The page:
Last week I published our monthly performance report. I addressed the question of when do we look to start deploying our cash & bonds back into stocks. My throwaway line was effectively “wake me up when the stock market is down 30%”. Embarrassingly, we arrived at this point a little faster than I expected. From our monthly:
The decision at the end of January was relatively easy: markets at highs not seen since the tech-wreck, no earning growth, a looming supply and demand shocks, and a possible pandemic. Sell. There was no need to put an exact figure on how far markets would fall as they were clearly too expensive.
The decision this month is still easy in my view. All of the above factors have gotten worse, markets only fell a little over 10%. If you made the heroically bullish assumption that earnings will only fall 10%, then share markets can fall another 20% and still be slightly expensive. So there is no reason to buy yet.
The case for becoming bullish will depend on:
- How severe the outbreaks are in the US and Europe.
- Whether there is a corporate debt crisis.
- How significant and well targetted the fiscal stimulus is from governments, particularly the US, China and Germany.
With the drop in the US overnight, we have reached the levels I was discussing. I’m not yet ready to buy.
I’m sure some traders are willing to buy on the back a reversal. And they will probably be right. Some days.
For longer-term tactical investors, it is different. Without a resolution on the three main unknowns, I would need lower stock prices before deploying cash and bonds back into the stock market.
Unknown 1: How severe the outbreaks are in Europe and the US
It is sad. Everyone knows China was lying about the case numbers, but their actions showed the severity of the crisis. China showed the rest of the world what needed to be done and the rest of the world ignored them.
If you do not lockdown infected cities immediately, then hospitals become over-run with patients and the mortality rate will be 5x higher. And that doesn’t even account for higher mortality in any other patients with different issues that can’t be properly treated because the hospital system is swamped.
Northern Italy is now Wuhan. Same M.O. Same outcome.
It is not “just the flu”. Who would have guessed?
The most instructive chart comes from the Spanish Flu comparing the effect on Philadelphia with the effect on St. Loius:
Philadelphia had a parade in late September in the above chart. In an unrelated note, Melbourne planned a grand prix party in the middle of a pandemic. Inviting everyone from infected countries to visit. Why does it look like it will take a team revolt to cancel the grand prix?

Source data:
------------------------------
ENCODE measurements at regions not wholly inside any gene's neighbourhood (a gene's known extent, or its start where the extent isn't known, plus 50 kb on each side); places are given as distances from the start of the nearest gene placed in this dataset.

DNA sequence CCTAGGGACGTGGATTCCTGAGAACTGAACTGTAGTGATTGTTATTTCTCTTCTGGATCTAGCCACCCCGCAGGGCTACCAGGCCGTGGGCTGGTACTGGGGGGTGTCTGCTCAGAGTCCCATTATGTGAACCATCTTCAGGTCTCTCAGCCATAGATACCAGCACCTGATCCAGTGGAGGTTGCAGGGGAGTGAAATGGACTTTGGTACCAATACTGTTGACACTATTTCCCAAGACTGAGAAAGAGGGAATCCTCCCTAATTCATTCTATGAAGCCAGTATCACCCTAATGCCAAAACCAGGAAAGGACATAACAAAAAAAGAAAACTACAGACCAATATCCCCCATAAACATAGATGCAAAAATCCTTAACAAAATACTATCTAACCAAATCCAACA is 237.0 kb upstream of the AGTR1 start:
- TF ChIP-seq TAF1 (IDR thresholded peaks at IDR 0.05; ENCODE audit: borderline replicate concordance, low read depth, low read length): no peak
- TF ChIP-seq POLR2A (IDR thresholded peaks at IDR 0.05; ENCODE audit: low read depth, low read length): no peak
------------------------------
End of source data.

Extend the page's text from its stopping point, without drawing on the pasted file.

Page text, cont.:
The US healthcare system and its incentives are probably the worst in the developed world for dealing with a pandemic.
There is no resolution on this front yet.
Unknown 2: Whether there will be a corporate debt crisis
Yes. It looks like there will be. At the moment, debt markets are welded shut like the door of a Wuhan apartment building.
Central banks and governments will need to pry debt markets back open in the coming days if we are to avoid a depression. I expect they will, but it is going to mean tearing up the traditional rulebook and some truly unconventional monetary policy.
But this debt cycle is over. There is no putting that genie back into the bottle:
Unknown 3: How significant and well targetted the fiscal stimulus will be
I can’t believe the coverage this has gotten in Australia. I think the press… likes it?
My initial thought:
I’m not sure what else I need to say. The whole idea of the stimulus package should have been two-fold: (1) incentivise people to stay home to reduce the spread of the virus and (2) support the economy AFTER the threat has passed.
Australia has it ass-backwards. We seem to be encouraging our poor and elderly to get out of their houses and either catch or spread the disease. Then, by the time we are through, and the economy will need support to get going again, the stimulus ends.
A quick aside. Italy and the UK have implemented support for mortgage holders. I have no doubt our housing obsessed polity is licking its lips for more of the same here. Once again, that would be extremely poorly targetted. Most mortgage holders are fulltime, many can work from home. Those who can’t work from home and casuals are far more likely to be renting. So, mortgage support would be great policy to target Lib voters, but shocking policy to actually help keep a quarantine intact. With that ringing endorsement, you can probably expect it to Australia.
We are still waiting on the US.
Expect a global recession.
Expect central banks to step in imminently to arrest rising bond yields.
Expect action on the corporate debt markets to prevent disaster.
Expect governments to stumble onto the right policy after all other options have been exhausted.
Wait for clarity before deploying cash.